But White Bull said the camps were an example of what could happen if people acted collectively with the thought of the greater good in mind.
“Our camp was an example of the ingenuity of the human being, we can adapt and overcome and we can come together and solve our problems together,” White Bull said. “We lived together like that and it’s a blue print for the world that we don’t need as much as we think that we do. That we can bear the brunt for the future. We can bear the brunt of change to make the world better for the ones who come after us.”
One of the directors, James Spione, said that Standing Rock was — and is — so much more than a protest.
“What began in North Dakota has become a worldwide rallying cry of resistance to corporate power and its relentless drive for profit at the expense of human needs, rights and dignity,” Spione said. “If we are to survive this century, it is the indigenous people who will lead the way forward.”
White Bull said that as the film travels the country for screenings, it is hard to watch it over and over again because the footage is so raw and immediate. The immersive documentary features emotional first-person accounts and gripping footage of militarized local police and private security teams confronting people and journalists with rubber bullets, mace, tear gas, water hoses and dogs.
But she also sees it as a call to action for everyone, especially indigenous people, who have earned the right to have their voices heard on behalf of the land, water and beings that are not able to speak for themselves.
“We have a voice and we have a say and we have a right to sit at the world table, that we have contributions, a way of seeing the world and our place in it that can heal the world that we’re hurting today,” White Bull said. “It’s a call to action to all people, all races to take responsibility for the world we’re going to leave and the impacts that we’re forcing other walks of life to incur.”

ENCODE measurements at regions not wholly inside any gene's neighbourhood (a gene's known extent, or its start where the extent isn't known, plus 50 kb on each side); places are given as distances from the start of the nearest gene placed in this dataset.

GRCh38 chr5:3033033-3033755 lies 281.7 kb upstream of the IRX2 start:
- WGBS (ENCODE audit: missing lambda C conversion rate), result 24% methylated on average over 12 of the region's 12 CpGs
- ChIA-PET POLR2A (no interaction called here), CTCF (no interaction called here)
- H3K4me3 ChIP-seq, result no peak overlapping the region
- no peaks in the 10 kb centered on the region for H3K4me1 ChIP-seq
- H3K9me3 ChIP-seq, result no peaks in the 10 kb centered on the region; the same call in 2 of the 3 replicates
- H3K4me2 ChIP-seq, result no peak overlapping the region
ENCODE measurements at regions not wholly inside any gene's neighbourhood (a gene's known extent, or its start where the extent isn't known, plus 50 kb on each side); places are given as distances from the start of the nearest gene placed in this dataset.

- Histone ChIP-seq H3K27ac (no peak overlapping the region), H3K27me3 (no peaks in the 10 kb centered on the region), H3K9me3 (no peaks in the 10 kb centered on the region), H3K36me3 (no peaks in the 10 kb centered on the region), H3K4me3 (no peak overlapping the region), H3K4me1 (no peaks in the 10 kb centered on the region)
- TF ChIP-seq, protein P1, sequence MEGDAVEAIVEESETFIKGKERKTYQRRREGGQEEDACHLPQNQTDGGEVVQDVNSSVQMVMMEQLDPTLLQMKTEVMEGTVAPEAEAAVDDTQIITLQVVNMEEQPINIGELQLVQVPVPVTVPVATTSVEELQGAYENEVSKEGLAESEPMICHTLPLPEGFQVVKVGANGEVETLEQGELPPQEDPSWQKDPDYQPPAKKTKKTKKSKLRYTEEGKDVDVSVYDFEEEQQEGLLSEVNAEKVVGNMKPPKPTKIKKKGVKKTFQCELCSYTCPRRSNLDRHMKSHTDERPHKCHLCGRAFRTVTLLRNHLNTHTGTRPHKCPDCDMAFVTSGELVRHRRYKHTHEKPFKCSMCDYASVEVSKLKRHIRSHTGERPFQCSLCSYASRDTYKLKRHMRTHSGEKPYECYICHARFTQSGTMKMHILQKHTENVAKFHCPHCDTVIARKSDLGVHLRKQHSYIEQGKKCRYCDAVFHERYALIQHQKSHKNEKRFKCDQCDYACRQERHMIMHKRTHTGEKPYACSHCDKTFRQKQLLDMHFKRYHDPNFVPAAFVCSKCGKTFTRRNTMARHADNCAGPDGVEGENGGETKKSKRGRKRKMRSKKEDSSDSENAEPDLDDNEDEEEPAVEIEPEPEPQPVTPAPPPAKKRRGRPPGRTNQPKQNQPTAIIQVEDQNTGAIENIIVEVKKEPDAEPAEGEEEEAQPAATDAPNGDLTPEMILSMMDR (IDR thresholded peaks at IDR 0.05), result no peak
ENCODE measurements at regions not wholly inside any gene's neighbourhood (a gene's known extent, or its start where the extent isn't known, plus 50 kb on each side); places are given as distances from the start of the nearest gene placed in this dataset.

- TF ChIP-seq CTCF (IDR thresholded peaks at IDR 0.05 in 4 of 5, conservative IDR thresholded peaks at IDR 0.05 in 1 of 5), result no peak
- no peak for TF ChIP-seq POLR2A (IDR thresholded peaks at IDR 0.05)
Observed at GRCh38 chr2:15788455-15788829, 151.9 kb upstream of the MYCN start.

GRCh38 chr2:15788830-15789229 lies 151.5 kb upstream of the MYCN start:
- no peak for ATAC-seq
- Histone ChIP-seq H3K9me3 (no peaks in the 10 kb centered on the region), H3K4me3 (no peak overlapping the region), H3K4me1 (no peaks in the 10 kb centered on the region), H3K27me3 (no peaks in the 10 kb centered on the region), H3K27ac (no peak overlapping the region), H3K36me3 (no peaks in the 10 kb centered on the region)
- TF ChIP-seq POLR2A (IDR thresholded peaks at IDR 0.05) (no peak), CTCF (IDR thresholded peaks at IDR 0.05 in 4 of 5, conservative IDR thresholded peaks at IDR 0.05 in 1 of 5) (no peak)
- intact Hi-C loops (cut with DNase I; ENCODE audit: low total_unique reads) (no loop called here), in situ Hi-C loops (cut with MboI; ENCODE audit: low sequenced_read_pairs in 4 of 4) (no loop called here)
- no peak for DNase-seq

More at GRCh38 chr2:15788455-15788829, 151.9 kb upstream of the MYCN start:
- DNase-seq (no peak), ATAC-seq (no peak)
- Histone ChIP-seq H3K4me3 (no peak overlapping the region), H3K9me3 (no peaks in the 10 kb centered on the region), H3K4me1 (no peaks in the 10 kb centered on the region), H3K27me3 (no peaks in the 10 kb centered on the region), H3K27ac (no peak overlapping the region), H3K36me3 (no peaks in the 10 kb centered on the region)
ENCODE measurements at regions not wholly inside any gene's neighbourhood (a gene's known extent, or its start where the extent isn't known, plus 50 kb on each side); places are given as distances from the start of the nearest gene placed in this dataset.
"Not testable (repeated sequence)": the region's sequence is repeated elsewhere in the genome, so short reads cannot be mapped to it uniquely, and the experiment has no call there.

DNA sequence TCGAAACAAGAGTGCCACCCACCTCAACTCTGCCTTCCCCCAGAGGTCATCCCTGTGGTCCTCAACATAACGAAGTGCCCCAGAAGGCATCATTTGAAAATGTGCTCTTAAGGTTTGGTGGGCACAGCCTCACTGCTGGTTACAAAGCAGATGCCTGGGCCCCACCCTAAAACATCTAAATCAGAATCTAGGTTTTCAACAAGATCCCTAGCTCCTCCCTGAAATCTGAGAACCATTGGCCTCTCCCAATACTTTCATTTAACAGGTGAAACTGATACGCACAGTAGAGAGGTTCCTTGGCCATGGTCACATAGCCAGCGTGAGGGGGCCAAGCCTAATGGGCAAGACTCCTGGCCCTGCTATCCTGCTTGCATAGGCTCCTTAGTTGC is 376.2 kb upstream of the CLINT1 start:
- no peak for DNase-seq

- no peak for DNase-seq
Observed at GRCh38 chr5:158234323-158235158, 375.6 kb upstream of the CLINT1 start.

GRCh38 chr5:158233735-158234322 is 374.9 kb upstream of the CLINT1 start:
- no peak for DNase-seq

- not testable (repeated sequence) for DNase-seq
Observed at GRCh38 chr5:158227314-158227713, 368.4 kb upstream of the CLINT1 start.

The pipeline, which was expedited by the Trump administration, now carries fracked oil from North Dakota’s Bakken oil fields through sovereign land and under the Missouri River, the water source for the Standing Rock reservation and 17 million people downstream and the plant life where the tribe continues to gather traditional medicines and edible plants to sustain and heal themselves today.
White Bull said the protest was never just about one pipeline, rather it was about taking responsibility for their lives today and understanding that each life is impermanent but the impact people have on the land and environment lasts.
“We can’t just be passive anymore. We have to do everything else in our power and understand the power of the people. The people who went out on the first day on that barricade, they won,” White Bull said. “There was only a handful of us. We went out that first day and we put our bodies out there and we stood between those workers and that land and we went back and we kept going back and it grew and grew into more and more people. And now people are standing up and we’re fighting because it is not just about us, about the spotlight or credit, it’s about more, wanting better and accepting responsibility for the world that we are leaving.”
The film executive producer is Doug Good Feather and Emmy Award winning filmmaker Amy Ziering and Lauren Taschen. The film’s score features music from indigenous musician/activists Nahko (Nahko and Medicine for the People) and Prolific The Rapper.
More information about “AWAKE, A Dream from Standing Rock” is available online at www.awakethefilm.org and on Netflix.